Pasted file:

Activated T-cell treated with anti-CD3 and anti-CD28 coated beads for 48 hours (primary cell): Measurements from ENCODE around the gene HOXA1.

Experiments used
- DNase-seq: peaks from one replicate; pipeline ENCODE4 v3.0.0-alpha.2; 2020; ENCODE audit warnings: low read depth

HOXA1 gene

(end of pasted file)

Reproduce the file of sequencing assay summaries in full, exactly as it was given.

Activated T-cell treated with anti-CD3 and anti-CD28 coated beads for 48 hours (primary cell): Measurements from ENCODE around the gene HOXA1.

Experiments used
- DNase-seq: peaks from one replicate; pipeline ENCODE4 v3.0.0-alpha.2; 2020; ENCODE audit warnings: low read depth

HOXA1 gene